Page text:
04/25/2012 3:06PM

Belmont Park: Big money lures new outfits for spring-summer meet

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Tom Keyser
Steve Asmussen is among those hoping to take advantage of the huge purses and bonuses for juvenile stakes at Belmont Park.

ELMONT, N.Y. – The allure of big money, the arrival of several new outfits, and an all-star jockey colony have heightened the enthusiasm for the Belmont Park spring/summer meeting, which kicks off its 56-day run Friday.

Fueled by revenue from the Aqueduct casino, average daily purses at Belmont are expected to increase 44 percent from last year to an average of $620,000 a day. That figure factors in stakes purses, which received a $1.9 million increase over 2011.

Maiden special weight sprint races will be worth $70,000 – up from $50,000 in 2011 – while routes will be worth $75,000 – up from $51,000 a year ago.

That money has attracted some new faces to the backside including Dale Romans, Eddie Kenneally, Mike Maker, Joe Orseno, Steve Klesaris, Mike Trombetta, Ian Wilkes and Michael Stidham.

“The obvious reasons are the money, but really last year we were at Delaware and we had a really disastrous meet with injuries on the track,” said Stidham, who has brought 12 horses, including the stakes-winning sprinter Comedero. “I needed a dirt option because we stable the majority of our horses at Arlington on the Polytrack and obviously not every horse runs on the Polytrack. I have some New York-breds and it started making sense to get my foot in the door in New York.”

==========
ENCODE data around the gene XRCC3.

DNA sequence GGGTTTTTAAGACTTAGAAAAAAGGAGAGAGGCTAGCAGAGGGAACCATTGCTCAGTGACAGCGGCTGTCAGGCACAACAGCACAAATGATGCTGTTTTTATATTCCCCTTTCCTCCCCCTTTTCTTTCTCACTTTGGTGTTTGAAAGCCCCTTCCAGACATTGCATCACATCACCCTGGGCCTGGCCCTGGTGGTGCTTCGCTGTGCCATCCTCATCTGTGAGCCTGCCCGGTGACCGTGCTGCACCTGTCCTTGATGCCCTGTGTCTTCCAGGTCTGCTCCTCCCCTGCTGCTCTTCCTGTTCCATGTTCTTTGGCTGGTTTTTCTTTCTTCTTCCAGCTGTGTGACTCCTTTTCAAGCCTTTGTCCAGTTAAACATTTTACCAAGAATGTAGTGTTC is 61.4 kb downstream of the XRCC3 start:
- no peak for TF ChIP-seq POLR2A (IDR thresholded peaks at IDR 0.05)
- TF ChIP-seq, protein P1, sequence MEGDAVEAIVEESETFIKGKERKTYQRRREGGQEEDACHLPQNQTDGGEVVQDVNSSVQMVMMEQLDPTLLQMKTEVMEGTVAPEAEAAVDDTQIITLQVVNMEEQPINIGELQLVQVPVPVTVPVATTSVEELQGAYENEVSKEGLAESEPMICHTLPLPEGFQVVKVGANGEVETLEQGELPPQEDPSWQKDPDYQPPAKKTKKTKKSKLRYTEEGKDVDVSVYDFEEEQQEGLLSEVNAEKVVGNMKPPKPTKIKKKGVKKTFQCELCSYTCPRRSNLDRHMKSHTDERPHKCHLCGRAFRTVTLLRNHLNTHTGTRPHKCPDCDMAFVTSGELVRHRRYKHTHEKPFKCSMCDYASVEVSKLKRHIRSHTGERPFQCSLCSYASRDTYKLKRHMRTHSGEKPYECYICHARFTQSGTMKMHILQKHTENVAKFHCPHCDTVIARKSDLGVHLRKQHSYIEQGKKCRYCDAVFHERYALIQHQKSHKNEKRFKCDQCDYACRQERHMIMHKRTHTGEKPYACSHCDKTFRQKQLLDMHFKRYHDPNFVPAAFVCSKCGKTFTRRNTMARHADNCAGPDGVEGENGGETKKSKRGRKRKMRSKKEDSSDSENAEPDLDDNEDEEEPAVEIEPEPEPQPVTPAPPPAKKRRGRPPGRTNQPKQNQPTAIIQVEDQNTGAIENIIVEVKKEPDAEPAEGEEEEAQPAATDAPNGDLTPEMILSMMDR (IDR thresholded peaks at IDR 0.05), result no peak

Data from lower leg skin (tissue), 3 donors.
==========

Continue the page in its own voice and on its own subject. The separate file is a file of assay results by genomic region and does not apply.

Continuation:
In an effort to stimulate activity in the 2-year-old division, NYRA will offer a $100,000 bonus to the connections of a horse that wins a maiden race at the Belmont spring/summer meet and wins a graded stakes at a NYRA track by the end of the year. That money counts toward a horse’s graded purse earnings and could help the horse qualify for next year’s Kentucky Derby, which uses graded earnings to determine the field if it is oversubscribed.

Trainer Steve Asmussen said he hopes to participate in some of Belmont’s 2-year-old races.

“Absolutely,” he said. “You hope they’re good enough to consider for that. At this stage I’m not sure of it. The last couple of years we started our babies later in the year. You’re definitely aware of what’s happening. It’ll require better horses, which we’re hoping to have.”

The first two cards have drawn 128 and 118 horses, respectively, though eight of the first 20 races are claiming events. NYRA president Charlie Hayward said he hopes Belmont can capitalize on what he thought was a good end to the Aqueduct spring meet.

“I think the last couple of weeks we had [at Aqueduct] have really been strong,” Hayward said. “The fields are bigger, the quality’s a little bit better. Belmont spring, the first two or three weeks are really hard, and I think this year we’re going to get a good running start.”

The higher purses have brought several new faces to the riding colony, including Julien Leparoux, who usually rides in Kentucky, and Rosie Napravnik, who has previously summered in Delaware. They join a cast that includes Ramon Dominguez, Javier Castellano, John Velazquez, Cornelio Velasquez, Rajiv Maragh, Eddie Castro, and Alan Garcia.